Thailand's Community-Based "Test and Treat" Initiative Offers Lessons and Opportunities
In 2012, the Thai Red Cross AIDS Research Centre began implementing a pilot “Test, Treat and Prevent HIV” initiative for men who have sex with men (MSM) and transgender (TG) population, which constitutes almost half of new infections in Thailand. When there was a need and opportunity to expand this initiative, USAID, through PEPFAR, stepped in to significantly scale up the implementation of the Test & Treat program. The study was expanded in 2014 with the objective of recruiting 8000 participants; 6000 from community-based organizations and 2000 from facility-based organizations.
The objective under this phase was not just to increase the reach of Test & Treat per se, but specifically to look at a newer model for service delivery that is directed by the concept of ‘task shifting’. In the case of Test & Treat, this includes exploring the feasibility of implementing Test & Treat at drop-in-centers run by community-based organizations, as opposed to traditional settings such as hospitals and medical facilities. The data resulting from the cost-effectiveness analysis and modeling tool of this study will be presented to national stakeholders and donors and has the potential to contribute to recommendations that may be employed at the national level. This breakthrough model could result in a highly successful national program that could be replicated in neighboring countries or even beyond Asian borders.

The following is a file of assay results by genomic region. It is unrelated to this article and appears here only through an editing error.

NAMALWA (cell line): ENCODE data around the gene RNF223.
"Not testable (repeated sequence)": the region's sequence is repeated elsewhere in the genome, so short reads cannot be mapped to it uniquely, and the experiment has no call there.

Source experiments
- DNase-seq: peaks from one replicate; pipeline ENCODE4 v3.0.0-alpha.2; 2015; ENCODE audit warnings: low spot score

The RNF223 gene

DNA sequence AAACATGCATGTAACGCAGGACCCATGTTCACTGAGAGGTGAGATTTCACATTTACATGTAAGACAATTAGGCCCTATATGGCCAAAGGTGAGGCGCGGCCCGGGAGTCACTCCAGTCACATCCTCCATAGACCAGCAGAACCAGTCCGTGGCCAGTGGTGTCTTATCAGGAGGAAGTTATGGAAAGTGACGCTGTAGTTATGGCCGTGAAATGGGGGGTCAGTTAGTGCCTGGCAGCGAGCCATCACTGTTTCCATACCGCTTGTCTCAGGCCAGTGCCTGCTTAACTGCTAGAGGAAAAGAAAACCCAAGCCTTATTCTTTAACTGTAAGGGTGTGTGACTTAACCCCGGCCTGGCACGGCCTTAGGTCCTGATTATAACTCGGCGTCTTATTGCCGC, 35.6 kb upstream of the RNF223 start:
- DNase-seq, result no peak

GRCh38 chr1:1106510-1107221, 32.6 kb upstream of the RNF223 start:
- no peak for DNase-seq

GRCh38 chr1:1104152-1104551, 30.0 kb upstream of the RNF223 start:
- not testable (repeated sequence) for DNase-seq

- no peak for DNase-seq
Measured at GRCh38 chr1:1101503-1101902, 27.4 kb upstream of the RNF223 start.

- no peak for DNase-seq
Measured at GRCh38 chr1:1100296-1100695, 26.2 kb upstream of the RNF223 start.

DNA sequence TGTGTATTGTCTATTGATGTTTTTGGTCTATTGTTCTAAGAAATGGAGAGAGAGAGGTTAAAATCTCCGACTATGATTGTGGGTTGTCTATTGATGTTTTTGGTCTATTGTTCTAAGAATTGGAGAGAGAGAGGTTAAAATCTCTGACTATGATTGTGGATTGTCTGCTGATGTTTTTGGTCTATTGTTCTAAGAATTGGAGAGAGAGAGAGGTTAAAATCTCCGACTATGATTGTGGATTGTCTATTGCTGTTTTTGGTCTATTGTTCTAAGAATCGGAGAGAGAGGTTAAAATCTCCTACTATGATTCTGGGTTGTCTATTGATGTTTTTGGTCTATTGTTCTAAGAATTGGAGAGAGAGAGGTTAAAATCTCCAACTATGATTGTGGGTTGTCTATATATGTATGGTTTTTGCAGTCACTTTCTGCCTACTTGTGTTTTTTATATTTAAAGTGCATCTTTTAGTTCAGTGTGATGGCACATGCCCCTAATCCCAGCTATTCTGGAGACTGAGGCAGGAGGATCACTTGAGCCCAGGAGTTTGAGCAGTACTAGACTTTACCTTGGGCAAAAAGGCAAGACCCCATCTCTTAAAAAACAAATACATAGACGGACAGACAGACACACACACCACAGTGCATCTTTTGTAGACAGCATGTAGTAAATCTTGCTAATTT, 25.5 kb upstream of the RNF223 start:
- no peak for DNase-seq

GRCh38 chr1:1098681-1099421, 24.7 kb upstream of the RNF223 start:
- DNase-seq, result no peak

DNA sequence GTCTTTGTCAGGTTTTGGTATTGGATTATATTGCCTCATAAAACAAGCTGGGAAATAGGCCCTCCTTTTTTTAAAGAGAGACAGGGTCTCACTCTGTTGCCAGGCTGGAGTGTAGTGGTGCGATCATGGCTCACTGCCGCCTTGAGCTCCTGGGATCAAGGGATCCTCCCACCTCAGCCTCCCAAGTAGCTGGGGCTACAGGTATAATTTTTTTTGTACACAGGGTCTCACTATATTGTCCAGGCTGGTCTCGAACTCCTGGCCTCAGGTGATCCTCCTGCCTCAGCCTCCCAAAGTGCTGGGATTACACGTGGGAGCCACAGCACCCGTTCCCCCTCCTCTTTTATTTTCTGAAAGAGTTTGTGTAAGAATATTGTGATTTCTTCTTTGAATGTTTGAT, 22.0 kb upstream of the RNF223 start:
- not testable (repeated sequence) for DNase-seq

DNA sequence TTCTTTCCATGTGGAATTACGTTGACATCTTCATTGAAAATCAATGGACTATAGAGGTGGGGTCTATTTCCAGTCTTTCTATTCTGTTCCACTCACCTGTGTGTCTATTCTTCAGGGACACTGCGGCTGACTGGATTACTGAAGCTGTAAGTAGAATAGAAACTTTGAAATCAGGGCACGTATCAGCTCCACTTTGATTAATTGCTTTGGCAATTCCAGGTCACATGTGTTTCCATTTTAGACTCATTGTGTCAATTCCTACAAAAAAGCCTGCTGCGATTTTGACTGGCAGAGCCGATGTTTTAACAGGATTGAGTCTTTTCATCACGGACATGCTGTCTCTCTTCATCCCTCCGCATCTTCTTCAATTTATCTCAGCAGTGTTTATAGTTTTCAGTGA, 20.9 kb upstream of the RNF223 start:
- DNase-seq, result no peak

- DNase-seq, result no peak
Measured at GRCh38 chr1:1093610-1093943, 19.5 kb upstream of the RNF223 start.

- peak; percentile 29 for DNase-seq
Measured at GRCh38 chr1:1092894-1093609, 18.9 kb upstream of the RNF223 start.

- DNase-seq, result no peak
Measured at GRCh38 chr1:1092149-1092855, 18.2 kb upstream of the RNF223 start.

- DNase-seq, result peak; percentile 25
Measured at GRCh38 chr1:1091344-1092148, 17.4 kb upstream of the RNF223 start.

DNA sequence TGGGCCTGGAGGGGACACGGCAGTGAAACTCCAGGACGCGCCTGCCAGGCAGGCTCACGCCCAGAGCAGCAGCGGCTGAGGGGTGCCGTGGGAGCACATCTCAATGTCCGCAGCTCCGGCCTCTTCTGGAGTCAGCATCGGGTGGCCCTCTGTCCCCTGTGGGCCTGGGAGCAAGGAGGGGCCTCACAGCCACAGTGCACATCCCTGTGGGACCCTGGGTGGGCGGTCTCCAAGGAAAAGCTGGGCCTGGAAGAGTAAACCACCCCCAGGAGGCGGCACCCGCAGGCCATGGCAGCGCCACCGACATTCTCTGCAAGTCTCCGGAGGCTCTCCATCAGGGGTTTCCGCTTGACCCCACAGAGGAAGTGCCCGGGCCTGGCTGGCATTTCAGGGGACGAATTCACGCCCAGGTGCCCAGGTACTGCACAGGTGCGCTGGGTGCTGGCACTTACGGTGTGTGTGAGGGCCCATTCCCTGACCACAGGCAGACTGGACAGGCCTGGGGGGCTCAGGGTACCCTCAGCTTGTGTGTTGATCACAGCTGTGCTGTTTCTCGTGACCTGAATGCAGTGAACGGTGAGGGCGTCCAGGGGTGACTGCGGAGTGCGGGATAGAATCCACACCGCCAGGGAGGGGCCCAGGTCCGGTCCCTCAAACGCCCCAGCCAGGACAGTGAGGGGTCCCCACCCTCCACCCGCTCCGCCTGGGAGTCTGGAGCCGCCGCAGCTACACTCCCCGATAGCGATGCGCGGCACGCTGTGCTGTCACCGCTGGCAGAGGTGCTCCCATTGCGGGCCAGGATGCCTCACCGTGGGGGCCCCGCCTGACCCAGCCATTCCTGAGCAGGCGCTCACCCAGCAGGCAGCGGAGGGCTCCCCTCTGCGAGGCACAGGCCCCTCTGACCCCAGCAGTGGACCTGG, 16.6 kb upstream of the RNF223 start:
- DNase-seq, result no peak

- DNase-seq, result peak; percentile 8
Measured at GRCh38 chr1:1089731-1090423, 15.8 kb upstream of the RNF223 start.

This case study was submitted as part of USAID's CLA Case Competition, held in August 2015. Taken together, this collection of submissions illustrates the diversity of ways collaborating, learning, and adapting approaches are being operationalized in the field. Stringent judging criteria was used to determine official CLA Case Competition winners, so not all submissions should be considered an official USAID endorsement of best practice. To view all entries, visit the CLA Case Competition page.
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